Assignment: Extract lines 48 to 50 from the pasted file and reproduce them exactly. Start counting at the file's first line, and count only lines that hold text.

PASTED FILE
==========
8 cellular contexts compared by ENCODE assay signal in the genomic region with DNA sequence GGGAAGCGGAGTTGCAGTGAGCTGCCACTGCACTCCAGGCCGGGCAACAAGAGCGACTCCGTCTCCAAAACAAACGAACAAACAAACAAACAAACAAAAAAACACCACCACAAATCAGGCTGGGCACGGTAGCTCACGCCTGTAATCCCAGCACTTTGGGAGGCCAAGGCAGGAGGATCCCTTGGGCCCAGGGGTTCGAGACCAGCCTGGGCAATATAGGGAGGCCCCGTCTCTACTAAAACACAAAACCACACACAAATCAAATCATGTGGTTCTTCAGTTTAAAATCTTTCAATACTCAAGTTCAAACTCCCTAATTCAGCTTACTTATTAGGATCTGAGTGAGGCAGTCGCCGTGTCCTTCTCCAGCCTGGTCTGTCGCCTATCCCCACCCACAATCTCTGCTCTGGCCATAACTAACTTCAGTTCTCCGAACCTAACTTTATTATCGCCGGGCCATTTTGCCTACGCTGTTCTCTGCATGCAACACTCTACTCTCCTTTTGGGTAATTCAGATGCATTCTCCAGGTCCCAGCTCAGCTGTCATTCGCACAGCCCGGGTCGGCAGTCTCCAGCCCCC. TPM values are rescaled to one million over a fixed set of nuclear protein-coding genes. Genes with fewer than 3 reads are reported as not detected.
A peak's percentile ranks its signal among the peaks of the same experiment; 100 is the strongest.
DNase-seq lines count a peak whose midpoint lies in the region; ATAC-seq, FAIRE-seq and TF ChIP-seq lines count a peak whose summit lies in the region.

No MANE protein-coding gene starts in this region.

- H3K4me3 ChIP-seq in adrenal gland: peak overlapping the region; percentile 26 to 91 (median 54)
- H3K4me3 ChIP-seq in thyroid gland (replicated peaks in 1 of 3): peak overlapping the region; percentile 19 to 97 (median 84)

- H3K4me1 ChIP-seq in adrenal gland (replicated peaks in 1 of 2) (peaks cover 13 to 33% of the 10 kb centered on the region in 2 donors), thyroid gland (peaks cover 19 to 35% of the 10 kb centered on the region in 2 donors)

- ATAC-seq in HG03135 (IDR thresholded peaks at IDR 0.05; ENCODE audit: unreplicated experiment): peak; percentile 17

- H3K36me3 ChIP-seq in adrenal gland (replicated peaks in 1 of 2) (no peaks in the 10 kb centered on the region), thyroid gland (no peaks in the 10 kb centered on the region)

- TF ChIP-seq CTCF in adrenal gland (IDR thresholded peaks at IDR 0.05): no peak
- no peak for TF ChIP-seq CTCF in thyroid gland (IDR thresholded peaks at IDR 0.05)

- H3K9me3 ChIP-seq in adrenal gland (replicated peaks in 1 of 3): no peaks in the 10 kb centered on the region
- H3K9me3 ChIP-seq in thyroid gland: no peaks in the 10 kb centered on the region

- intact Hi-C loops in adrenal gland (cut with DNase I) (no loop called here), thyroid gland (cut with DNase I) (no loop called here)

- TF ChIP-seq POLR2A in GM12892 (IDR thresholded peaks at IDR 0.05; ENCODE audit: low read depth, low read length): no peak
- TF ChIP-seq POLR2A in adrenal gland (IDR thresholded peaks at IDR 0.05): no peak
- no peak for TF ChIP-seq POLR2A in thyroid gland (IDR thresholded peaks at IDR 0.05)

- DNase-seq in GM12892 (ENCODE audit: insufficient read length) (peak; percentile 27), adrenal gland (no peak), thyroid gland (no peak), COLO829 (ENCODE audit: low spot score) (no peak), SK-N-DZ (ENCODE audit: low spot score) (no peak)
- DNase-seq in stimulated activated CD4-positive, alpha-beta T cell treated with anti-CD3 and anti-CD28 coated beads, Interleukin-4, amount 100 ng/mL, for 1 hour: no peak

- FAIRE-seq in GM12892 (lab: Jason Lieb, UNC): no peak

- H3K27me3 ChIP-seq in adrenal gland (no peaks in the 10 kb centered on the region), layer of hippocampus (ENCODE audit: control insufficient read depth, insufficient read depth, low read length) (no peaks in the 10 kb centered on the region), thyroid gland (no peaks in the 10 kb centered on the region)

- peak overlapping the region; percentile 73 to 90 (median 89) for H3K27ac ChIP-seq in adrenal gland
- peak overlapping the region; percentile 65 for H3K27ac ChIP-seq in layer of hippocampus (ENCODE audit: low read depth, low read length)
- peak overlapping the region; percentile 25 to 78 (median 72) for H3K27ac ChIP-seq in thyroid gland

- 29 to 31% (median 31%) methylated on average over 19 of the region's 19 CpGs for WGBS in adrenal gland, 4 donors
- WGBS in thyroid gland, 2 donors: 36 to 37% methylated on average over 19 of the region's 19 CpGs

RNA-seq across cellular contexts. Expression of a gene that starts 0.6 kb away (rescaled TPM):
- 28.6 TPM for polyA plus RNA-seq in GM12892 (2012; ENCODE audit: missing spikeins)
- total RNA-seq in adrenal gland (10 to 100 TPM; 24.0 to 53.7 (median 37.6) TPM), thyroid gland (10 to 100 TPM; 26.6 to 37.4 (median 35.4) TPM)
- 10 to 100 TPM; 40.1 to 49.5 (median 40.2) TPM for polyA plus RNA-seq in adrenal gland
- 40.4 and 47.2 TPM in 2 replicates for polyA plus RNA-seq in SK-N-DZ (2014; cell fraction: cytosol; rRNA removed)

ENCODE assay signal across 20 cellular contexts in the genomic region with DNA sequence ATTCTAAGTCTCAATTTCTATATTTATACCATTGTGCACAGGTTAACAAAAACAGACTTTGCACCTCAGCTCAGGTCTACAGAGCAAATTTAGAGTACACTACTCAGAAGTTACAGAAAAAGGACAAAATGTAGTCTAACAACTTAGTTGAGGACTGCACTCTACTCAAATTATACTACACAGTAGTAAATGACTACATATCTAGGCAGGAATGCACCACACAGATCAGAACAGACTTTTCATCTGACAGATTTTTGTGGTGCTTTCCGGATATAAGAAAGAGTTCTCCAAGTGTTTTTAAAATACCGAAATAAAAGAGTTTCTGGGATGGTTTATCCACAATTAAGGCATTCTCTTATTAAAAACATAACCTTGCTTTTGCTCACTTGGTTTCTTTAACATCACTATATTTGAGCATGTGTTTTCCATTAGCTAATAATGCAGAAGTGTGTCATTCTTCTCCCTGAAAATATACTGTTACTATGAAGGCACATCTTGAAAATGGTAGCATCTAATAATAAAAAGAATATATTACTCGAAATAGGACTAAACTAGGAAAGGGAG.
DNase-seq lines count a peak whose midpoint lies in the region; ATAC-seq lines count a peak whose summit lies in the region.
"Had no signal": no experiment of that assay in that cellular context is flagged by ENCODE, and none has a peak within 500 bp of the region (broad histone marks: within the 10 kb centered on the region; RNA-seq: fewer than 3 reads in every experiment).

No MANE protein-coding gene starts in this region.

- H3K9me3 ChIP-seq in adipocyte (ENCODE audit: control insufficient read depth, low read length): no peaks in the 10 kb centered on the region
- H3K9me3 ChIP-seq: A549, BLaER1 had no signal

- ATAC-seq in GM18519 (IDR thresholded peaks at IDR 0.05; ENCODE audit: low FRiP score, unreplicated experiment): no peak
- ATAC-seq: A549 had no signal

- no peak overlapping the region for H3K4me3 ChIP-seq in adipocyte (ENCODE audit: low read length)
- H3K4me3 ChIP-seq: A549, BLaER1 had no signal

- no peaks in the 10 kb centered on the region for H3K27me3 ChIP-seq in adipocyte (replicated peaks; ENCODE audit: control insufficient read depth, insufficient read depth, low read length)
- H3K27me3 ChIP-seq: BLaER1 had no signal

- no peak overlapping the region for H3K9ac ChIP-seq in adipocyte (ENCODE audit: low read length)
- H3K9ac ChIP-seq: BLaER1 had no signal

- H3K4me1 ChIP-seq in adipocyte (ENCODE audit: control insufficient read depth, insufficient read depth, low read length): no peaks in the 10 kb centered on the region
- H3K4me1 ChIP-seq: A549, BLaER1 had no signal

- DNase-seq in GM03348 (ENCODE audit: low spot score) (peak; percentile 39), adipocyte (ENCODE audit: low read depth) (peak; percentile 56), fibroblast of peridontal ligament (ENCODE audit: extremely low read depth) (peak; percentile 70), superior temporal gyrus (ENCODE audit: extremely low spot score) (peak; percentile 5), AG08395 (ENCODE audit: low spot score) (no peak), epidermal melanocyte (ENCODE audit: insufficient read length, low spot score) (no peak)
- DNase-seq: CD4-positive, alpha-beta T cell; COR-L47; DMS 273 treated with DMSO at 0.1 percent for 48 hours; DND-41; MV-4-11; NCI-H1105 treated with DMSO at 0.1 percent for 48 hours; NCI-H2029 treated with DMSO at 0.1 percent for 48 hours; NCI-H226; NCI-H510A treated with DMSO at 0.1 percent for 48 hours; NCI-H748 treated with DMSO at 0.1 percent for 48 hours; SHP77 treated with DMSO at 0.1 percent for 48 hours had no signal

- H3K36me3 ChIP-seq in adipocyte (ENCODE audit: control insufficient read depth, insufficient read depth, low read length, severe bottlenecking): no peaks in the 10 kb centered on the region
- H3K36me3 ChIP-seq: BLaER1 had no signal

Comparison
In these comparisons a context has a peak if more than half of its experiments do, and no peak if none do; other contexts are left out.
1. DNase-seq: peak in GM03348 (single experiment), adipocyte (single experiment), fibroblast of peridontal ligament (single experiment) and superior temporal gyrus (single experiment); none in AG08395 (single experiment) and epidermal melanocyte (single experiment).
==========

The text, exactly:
- DNase-seq in GM03348 (ENCODE audit: low spot score) (peak; percentile 39), adipocyte (ENCODE audit: low read depth) (peak; percentile 56), fibroblast of peridontal ligament (ENCODE audit: extremely low read depth) (peak; percentile 70), superior temporal gyrus (ENCODE audit: extremely low spot score) (peak; percentile 5), AG08395 (ENCODE audit: low spot score) (no peak), epidermal melanocyte (ENCODE audit: insufficient read length, low spot score) (no peak)
- DNase-seq: CD4-positive, alpha-beta T cell; COR-L47; DMS 273 treated with DMSO at 0.1 percent for 48 hours; DND-41; MV-4-11; NCI-H1105 treated with DMSO at 0.1 percent for 48 hours; NCI-H2029 treated with DMSO at 0.1 percent for 48 hours; NCI-H226; NCI-H510A treated with DMSO at 0.1 percent for 48 hours; NCI-H748 treated with DMSO at 0.1 percent for 48 hours; SHP77 treated with DMSO at 0.1 percent for 48 hours had no signal

- H3K36me3 ChIP-seq in adipocyte (ENCODE audit: control insufficient read depth, insufficient read depth, low read length, severe bottlenecking): no peaks in the 10 kb centered on the region